CANADA

A people in search of salvation

ANDREW NIKIFORUK May 20 1985
CANADA

A people in search of salvation

ANDREW NIKIFORUK May 20 1985

A people in search of salvation

Inside Adelard Belhumeur’s red-andwhite trailer home, which sits amid a cluster of wooden houses on the swampy west shore of Lake Winnipegosis, there is a curiously contradictory air of good cheer mixed with sadness. The sweet smell of wood smoke and a welcoming call, “Walk in,” greet a visitor. The host, a former freight hauler, logger and fisherman who has lived most of his 74 years in the Métis community of Camperville, 400 km northwest of Winnipeg, speaks fondly of the time when the lake teemed with pickerel and the bushland with game. Belhumeur—like others of his generation, he shifts easily in conversation among English, French, Saulteaux and Cree—recounted matterof-factly that his father was the brotherin-law of the Métis leader Louis Riel. Then, in an outburst expressing how life has sadly changed his people, Belhumeur exclaimed: “Damn it! Those were the days. Lots to do.”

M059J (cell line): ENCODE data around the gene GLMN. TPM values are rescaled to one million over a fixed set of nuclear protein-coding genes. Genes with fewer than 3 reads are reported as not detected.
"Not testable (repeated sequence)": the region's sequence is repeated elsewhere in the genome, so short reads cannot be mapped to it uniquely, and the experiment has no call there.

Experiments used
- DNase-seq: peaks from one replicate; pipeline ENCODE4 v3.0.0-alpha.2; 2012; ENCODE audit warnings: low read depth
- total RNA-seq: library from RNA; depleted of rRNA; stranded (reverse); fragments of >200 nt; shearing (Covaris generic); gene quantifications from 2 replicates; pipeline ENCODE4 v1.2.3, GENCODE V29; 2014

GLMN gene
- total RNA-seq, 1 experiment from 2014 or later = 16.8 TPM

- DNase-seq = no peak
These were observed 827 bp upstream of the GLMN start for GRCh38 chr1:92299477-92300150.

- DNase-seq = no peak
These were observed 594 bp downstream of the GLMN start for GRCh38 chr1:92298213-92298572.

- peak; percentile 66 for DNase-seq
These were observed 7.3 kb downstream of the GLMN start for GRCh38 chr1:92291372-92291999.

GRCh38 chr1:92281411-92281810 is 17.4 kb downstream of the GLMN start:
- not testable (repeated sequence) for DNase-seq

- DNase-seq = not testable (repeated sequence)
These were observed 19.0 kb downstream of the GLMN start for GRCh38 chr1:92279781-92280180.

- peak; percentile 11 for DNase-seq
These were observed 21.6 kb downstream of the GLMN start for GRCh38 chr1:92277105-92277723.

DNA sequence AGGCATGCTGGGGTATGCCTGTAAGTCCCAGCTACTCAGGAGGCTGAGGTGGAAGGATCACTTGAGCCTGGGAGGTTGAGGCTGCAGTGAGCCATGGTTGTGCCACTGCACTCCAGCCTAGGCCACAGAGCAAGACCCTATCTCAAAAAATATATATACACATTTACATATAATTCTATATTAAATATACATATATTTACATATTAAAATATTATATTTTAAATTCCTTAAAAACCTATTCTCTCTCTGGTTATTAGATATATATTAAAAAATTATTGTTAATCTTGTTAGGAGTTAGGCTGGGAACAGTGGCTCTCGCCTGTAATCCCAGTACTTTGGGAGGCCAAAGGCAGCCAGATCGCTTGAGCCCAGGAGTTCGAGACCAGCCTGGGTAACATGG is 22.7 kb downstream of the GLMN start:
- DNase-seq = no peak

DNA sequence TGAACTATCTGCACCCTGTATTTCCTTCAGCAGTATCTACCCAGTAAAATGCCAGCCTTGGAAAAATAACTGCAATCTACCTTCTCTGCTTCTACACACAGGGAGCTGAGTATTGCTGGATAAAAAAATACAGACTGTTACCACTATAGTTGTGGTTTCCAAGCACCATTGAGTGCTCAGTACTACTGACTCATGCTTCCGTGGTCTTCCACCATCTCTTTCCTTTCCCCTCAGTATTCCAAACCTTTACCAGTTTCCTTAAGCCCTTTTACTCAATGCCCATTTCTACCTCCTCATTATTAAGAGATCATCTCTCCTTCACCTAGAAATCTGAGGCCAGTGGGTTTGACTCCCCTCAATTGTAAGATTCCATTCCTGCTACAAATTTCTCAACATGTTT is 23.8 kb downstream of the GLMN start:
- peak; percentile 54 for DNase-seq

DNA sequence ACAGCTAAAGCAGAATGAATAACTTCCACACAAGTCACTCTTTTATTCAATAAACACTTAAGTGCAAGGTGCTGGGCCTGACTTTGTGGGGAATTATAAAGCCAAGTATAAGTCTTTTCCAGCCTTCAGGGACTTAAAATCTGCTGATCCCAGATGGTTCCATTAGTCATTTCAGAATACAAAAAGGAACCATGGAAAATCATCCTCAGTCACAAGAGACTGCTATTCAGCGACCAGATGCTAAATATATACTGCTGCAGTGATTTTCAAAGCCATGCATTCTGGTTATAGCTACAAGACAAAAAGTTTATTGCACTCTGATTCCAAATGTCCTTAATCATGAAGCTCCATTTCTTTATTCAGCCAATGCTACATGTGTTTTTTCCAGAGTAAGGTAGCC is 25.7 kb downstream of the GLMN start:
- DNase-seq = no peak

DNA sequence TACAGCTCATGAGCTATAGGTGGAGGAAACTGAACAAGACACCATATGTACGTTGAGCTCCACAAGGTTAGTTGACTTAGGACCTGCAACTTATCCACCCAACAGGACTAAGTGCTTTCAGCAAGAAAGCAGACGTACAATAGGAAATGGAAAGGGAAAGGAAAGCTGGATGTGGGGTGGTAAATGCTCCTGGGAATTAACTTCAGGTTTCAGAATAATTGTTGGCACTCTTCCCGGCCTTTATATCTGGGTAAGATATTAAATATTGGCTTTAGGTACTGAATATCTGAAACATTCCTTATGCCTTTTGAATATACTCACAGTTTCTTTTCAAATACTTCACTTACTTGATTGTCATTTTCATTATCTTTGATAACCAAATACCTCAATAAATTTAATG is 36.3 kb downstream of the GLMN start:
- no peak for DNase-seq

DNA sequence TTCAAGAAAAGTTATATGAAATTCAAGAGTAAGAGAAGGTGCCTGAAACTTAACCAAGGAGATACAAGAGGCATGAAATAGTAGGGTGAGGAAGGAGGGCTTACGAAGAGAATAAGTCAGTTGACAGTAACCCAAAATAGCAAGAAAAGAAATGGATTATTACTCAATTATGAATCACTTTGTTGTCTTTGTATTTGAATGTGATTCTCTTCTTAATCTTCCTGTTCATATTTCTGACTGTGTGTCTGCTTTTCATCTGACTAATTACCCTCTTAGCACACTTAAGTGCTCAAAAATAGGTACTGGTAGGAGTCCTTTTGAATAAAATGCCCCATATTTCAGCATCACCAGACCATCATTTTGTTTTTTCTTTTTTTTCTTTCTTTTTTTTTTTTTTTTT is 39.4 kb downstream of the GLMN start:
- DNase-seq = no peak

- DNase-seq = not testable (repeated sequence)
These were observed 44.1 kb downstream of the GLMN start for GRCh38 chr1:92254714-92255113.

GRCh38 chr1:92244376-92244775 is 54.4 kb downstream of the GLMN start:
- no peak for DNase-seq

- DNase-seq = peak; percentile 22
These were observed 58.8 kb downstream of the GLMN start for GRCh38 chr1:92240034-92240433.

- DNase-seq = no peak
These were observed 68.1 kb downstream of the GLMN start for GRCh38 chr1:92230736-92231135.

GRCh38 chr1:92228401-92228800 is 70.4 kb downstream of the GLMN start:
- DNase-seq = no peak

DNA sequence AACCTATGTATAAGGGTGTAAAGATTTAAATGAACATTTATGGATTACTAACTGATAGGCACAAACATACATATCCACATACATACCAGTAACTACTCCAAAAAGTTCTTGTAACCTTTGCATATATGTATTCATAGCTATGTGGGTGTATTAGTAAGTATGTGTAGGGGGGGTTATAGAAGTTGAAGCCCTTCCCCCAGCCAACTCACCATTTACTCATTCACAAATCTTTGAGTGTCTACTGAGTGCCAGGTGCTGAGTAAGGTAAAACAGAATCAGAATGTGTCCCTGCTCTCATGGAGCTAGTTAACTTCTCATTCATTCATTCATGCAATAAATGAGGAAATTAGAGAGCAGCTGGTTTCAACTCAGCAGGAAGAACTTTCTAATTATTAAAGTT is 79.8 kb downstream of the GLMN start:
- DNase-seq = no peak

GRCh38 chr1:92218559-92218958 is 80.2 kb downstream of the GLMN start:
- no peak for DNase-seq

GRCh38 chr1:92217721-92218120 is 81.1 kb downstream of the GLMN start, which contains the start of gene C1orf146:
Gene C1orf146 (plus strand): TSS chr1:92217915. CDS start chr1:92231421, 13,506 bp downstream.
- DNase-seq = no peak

Now, in Camperville, as in most of the Métis communities which stretch forlornly across marginal land in Western and northern Canada, there is little to do. With fishing and trapping in decline for the past 30 years, the descendants of the intermarried French and Indian trappers, traders and buffalo hunters of the great western plains deal today with the dominant problems of idleness, alcoholism and a dying culture. According to the town’s mayor, more than 400 of Camperville’s 640 people subsist on welfare. Most of the town’s youths are more skilled in the local pool hall than on a trapline. Most young people speak only English. Lamented Belhumeur: “It

makes me feel like hell.”

Still, the poverty and despair afflicting many Métis have driven some to seek respite in the solution sought by Riel and his followers a century ago —self-government. Last year Camperville declared its political independence—a gesture followed more recently by a defiant Métis organization in Saskatchewan. Advocates of self-government aim to inspire new attitudes of economic self-sufficiency and to revive pride in the Métis heritage.